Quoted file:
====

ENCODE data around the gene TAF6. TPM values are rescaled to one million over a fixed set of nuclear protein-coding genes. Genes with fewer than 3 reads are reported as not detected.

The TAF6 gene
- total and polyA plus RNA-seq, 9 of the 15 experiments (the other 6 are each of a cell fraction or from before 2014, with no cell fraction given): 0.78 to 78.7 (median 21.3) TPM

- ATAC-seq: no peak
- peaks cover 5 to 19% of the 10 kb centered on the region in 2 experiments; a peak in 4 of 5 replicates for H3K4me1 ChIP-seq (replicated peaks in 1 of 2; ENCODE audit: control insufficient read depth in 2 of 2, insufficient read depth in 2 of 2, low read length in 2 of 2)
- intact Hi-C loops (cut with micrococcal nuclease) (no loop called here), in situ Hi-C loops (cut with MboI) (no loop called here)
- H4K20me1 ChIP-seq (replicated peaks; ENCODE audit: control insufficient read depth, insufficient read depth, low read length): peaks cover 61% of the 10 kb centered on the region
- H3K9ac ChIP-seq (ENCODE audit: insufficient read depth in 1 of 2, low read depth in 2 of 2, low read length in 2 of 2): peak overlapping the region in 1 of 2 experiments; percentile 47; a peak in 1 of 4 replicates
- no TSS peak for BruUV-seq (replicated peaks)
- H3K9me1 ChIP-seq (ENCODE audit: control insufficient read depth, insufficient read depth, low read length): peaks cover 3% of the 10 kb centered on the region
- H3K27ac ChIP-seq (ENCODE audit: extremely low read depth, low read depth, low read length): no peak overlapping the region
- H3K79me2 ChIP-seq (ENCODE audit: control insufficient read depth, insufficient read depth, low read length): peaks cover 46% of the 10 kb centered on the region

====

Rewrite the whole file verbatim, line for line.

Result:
ENCODE data around the gene TAF6. TPM values are rescaled to one million over a fixed set of nuclear protein-coding genes. Genes with fewer than 3 reads are reported as not detected.

The TAF6 gene
- total and polyA plus RNA-seq, 9 of the 15 experiments (the other 6 are each of a cell fraction or from before 2014, with no cell fraction given): 0.78 to 78.7 (median 21.3) TPM

- ATAC-seq: no peak
- peaks cover 5 to 19% of the 10 kb centered on the region in 2 experiments; a peak in 4 of 5 replicates for H3K4me1 ChIP-seq (replicated peaks in 1 of 2; ENCODE audit: control insufficient read depth in 2 of 2, insufficient read depth in 2 of 2, low read length in 2 of 2)
- intact Hi-C loops (cut with micrococcal nuclease) (no loop called here), in situ Hi-C loops (cut with MboI) (no loop called here)
- H4K20me1 ChIP-seq (replicated peaks; ENCODE audit: control insufficient read depth, insufficient read depth, low read length): peaks cover 61% of the 10 kb centered on the region
- H3K9ac ChIP-seq (ENCODE audit: insufficient read depth in 1 of 2, low read depth in 2 of 2, low read length in 2 of 2): peak overlapping the region in 1 of 2 experiments; percentile 47; a peak in 1 of 4 replicates
- no TSS peak for BruUV-seq (replicated peaks)
- H3K9me1 ChIP-seq (ENCODE audit: control insufficient read depth, insufficient read depth, low read length): peaks cover 3% of the 10 kb centered on the region
- H3K27ac ChIP-seq (ENCODE audit: extremely low read depth, low read depth, low read length): no peak overlapping the region
- H3K79me2 ChIP-seq (ENCODE audit: control insufficient read depth, insufficient read depth, low read length): peaks cover 46% of the 10 kb centered on the region